about explanatory sequential methods as kind of mixed methods

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    manal saeed

    Hi There

    would like to ask about mixed methods ,is it possible to use explanatory sequential methods when you want to look at perception of patient regarding hospital care?? . So first will distribute satisfaction questionnaire and then follow it up with semi structure interview ,, This my plan but with more reading I find out that   it should be exploratory since it is looking at patient experience of hospital care and must be the first phase  interview then the second phase  questionnaire ??

    Appreciating kind advices and help





    Hi Mino:

    To my shallow knowledge, a study best starts from the understanding of the researcher – it is he RQs that decide which methods/instruments to use and how to approach a research setting and population/subjects.

    I doubt if there is any definite “design” that requires 1st interviews and then questionnaire. What if the researcher is trained only in the qualiTATIVE research. She cannot use questionnaire to be statistically analyzed. 

    Thus, honestly, I would suggest that be open to the research context. Look at your AIMS of the research more closely. You may come up with the best route into the patient’s opinions/attitude you’d want to explore.



    manal saeed

    thanks for the reply


    Do some reading try Cresswell book on mixed methods … There are some great explanations and diagrams that you might be able to use to solve your problem….any method book or even the journal of mixed methods should demonstrate different approaches to this problem. You need to be clear what it is exactly you are asking and why … Again this will help answer your question. Why not use a flow diagram yourself to start with? Start with the main research question … Is it exploratory or explanatory, what question comes next … Is it logical … An important aspect of mixed methods research is ensuring that you integrate the ‘results’ again this might give some clues to what should come first. Good luck


     No, it’s the other way round.


    Do the semi-structured interviewing first to discover what might be the case. Then do the development work necessary to produce something more structured, and finally do that structured work to try to see whether what you suspected might have been the case really is the case. The serious and critical work comes in that middle development phase. I usually reckon that, unless you are using a well-tested questionnaire (and there are not many of them around), you should allocate at least 30% of the project time to that phase. I have seen projects in which over 60% of the time was devoted to that phase, but in those cases we were fairly confident that we were accurately measuring the phenomenon concerned. It is very easy to mislead yourself and your readers. Even apparently trivial research problems usually have a search space of the order of 10^6 or 10^7 while your unaided brain can handle only about 7 items at once i.e. 10^0.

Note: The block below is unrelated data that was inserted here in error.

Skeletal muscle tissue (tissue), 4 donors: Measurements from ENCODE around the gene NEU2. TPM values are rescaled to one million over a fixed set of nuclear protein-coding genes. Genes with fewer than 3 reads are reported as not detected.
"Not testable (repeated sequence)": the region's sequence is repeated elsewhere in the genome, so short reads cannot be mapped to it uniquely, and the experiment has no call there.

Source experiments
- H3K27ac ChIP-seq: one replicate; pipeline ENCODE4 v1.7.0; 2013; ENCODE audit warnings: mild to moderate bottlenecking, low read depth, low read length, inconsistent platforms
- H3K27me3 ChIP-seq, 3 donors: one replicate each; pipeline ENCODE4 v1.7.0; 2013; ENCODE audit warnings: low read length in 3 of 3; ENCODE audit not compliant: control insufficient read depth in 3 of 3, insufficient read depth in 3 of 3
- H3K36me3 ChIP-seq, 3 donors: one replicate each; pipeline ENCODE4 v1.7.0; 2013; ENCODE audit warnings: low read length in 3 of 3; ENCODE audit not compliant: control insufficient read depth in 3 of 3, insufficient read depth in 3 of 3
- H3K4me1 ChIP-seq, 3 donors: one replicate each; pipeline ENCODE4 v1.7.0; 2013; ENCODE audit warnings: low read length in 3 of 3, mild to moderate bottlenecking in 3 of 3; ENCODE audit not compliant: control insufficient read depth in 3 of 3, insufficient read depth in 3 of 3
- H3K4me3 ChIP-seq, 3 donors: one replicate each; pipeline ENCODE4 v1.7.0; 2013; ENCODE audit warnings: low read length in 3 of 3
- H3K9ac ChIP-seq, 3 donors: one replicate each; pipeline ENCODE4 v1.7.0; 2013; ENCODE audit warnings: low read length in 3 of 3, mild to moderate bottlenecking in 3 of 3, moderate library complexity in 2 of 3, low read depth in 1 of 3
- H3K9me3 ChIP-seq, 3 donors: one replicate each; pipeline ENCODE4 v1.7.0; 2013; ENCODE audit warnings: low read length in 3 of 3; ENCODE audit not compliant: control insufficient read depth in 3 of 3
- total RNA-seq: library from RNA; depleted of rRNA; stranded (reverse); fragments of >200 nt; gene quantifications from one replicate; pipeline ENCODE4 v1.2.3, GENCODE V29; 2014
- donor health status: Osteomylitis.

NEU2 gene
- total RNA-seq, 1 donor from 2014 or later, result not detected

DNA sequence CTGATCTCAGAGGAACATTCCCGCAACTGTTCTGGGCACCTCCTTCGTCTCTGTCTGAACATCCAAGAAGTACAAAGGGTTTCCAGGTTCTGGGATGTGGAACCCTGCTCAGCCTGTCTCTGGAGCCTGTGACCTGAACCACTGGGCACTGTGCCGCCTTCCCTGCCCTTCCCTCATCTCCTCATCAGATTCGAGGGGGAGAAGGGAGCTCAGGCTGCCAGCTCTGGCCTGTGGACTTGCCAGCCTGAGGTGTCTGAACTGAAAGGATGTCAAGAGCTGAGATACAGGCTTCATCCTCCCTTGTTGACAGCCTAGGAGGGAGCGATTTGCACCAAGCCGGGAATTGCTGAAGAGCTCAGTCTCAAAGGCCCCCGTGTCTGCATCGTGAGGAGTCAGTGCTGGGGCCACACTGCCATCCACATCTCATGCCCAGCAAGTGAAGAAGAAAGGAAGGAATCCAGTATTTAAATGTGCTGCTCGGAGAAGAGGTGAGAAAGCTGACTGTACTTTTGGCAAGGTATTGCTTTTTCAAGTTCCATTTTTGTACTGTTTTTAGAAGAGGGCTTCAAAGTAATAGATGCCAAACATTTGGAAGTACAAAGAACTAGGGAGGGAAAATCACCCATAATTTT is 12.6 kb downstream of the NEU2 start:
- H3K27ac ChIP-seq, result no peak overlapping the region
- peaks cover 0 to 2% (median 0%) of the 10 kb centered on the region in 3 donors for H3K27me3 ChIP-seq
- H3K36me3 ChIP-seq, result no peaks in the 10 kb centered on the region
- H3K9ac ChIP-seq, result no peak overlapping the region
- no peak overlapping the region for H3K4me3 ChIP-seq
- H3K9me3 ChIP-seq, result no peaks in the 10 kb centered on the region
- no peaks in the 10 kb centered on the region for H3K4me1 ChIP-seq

The greatest danger is thinking that you have found what you hoped to find before you started, and designing research should, at the very least, protect you against that danger.


    Pat Bazeley

    Hi Mino,

    What you  propose is fine – as what you are seeking to do is explain (or at least, better understand) their level of satisfaction by talking to them about it afterwards. While you would want to pilot test your survey, to do a major qual component first and then a survey to follow is a design for generalisation of findings from the qual, using a survey will only help you identify the levels of satisfaction, it will not explain why they were or were not satisfied. 

    You might find the following paper interesting – Green and her colleagues did the survey and interview at the same time and found some interesting discrepancies in the answers given. You can download it directly from the site:

    Green, J., Statham, H., & Solomou, W. (2008). Assessing satisfaction: insights from a multi-methods study. Journal, 462. Retrieved from http://eprints.ncrm.ac.uk/462/ 


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